Winter Gardening: Embracing the Cold and Preparing For the Growing Season [Guest Post]

Break out your earmuffs and heavy coats –winter is upon us! Even though the majority of people prefer to spend the cold months cuddled up inside their toasty abodes, diligent gardeners know it’s the perfect time to be out in the garden getting ready for the spring growing season.

If you’re new to gardening or just a little rusty on exactly what winter garden prep entails, here are some pointers on what you can do to prime your garden for the coming year.

Do a Little Maintenance

While maintenance isn’t always the most exciting of tasks, it is an essential part of caring for your garden. Start by clearing out weeds in late fall after the first frost. Destroying them now prevents them from going to seed and developing deeper roots.

Spend some time making repairs to garden walls, paths and beds. Mark areas for new garden space and build any frames or raised beds you need to accommodate planned spring growth. Winter is also a great time to hit up stores for gardening tools as they’re cheaper out of season.

Get Your Compost & Mulch On!

Composting in freezing temperatures involves a little more work than usual, but it can certainly be done. Make sure your pile is at least 64 cubic feet in size to keep it from freezing. As long it’s kept above freezing, it will continue to slowly decompose through the winter.

To keep your compost pile working during the cold months:

  •          Use hay bales, wood, or a tarp to build a windbreak around your pile. Collect fallen leaves in the autumn to use as insulation and to balance the nitrogen in the pile.  
  •          Layer carbon ingredients such as corn stalks or newspaper with your kitchen scraps.
  •          Speed decomposition by cutting your kitchen scraps into very small pieces.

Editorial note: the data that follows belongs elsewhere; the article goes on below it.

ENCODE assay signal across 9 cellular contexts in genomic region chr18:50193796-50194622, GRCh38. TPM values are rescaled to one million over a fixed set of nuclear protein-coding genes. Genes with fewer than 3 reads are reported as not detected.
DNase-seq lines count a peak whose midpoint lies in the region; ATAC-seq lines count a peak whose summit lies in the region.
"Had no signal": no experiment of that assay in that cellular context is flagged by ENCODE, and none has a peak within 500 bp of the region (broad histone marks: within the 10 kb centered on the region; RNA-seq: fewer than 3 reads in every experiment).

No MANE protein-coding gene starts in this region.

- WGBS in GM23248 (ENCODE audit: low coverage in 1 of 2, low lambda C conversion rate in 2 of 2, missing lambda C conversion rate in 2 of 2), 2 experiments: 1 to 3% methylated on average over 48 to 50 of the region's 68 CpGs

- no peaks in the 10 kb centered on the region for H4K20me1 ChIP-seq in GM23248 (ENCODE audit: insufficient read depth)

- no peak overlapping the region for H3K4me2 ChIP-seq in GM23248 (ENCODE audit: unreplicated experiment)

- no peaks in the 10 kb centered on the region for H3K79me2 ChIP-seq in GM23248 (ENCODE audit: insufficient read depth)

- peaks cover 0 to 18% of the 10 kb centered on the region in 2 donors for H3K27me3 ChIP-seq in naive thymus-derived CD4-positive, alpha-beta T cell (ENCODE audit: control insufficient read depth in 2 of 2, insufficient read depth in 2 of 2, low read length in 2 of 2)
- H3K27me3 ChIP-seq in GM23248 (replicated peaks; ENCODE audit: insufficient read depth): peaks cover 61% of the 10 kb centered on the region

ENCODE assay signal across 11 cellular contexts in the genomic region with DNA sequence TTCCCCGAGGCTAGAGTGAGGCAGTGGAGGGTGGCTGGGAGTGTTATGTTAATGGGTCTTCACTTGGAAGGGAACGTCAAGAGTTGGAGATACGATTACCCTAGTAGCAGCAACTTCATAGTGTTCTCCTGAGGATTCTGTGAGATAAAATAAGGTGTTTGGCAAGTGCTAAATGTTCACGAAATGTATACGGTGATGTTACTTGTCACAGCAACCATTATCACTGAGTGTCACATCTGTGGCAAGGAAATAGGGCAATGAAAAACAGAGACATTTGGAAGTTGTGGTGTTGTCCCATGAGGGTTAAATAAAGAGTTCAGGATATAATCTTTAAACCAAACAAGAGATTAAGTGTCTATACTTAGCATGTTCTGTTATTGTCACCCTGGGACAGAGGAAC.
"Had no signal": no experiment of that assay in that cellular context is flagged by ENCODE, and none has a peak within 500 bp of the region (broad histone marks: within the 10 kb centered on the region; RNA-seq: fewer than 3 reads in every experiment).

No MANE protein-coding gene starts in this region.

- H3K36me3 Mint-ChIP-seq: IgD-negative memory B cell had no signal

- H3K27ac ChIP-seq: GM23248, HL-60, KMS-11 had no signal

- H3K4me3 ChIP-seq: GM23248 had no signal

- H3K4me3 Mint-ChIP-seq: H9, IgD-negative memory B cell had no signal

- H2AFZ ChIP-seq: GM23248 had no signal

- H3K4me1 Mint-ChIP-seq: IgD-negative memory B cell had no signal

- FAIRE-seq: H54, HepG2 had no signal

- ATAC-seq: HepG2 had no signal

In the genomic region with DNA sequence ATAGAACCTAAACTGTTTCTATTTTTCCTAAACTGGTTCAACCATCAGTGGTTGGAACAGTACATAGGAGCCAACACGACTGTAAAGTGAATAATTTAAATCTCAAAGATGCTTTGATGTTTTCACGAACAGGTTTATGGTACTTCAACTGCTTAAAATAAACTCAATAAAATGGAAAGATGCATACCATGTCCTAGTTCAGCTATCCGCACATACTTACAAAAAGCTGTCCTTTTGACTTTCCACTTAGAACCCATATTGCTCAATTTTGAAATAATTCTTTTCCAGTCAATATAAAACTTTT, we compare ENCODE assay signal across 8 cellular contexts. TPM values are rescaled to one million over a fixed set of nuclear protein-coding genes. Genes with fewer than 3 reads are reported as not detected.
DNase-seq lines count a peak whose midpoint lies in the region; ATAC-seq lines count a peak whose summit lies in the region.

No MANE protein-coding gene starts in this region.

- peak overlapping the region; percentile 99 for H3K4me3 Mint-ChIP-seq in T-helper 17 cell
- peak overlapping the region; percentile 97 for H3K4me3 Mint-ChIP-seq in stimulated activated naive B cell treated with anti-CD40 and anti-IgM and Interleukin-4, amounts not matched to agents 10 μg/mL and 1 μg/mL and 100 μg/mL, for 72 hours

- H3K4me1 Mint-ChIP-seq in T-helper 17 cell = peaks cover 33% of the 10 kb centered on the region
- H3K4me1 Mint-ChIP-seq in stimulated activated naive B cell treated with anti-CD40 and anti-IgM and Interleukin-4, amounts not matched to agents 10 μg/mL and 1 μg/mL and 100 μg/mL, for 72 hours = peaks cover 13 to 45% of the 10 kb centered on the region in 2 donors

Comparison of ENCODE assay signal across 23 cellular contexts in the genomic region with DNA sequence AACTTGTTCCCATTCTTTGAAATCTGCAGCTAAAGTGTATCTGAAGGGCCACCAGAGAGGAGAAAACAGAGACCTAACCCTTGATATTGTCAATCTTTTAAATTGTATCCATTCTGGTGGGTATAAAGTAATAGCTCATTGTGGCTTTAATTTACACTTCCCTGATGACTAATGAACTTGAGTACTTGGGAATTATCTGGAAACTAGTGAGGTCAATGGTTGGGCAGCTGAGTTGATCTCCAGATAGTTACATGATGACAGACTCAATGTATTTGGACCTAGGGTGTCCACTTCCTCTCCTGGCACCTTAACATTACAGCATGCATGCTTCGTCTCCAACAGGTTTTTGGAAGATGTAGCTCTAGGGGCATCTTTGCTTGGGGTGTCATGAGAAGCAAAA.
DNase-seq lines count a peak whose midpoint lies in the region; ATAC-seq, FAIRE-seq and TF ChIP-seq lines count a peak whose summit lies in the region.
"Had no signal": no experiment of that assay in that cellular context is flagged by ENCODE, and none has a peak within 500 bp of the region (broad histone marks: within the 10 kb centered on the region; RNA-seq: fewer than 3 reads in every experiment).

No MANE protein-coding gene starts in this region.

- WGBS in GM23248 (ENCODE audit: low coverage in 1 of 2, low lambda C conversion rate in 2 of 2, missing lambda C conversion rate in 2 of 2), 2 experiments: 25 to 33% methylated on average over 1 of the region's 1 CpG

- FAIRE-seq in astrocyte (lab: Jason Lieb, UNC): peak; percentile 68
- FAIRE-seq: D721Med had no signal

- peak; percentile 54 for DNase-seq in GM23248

•          Consider vermicomposting! Instructions on easily composting with worms can be found here.

It’s important to mulch during the winter to protect plants from harsh conditions such as freezes, thaws and winds. By keeping the ground frozen, plants are shielded from the warmth of the sun and kept dormant until spring. You can also use mulch to prevent erosion in unplanted garden beds.

Choose a loose material such as straw, pine needles or shredded leaves that can be easily removed in the spring, when all danger of a hard frost has passed.

Adding Interest

When all the lush greenery has died off, it’s easier to really see your garden space. If your garden looks empty and lacking of interest, consider adding a structure or other items of fascination. Work on DIY projects such as mosaic paths and ornamental planters. Add outdoor garden décor like fire pits, bird feeders, or gazebos. Once plant growth is back in full force, you’ll find that these additions add both warmth and personality to your garden.

Get a Head Start on Next Year’s Planting

Grab a seed catalog and go crazy! When the winter weather has you down, browsing through a seed catalog can be incredibly therapeutic. Start planning next year’s garden by making a list of the seeds you’d like to order and drawing out a planting plan.

Even when the countryside is bedded in snow, a true gardener is seldom idle. From maintenance and composting to DIY projects and shopping, winter gardening can be a real joy.


Mackenzie Kupfer is a gardener, writer, and student of horticultural history from Boise, Idaho. Her latest garden project is a massive gazebo that’s making her question every decision she’s ever made in life.

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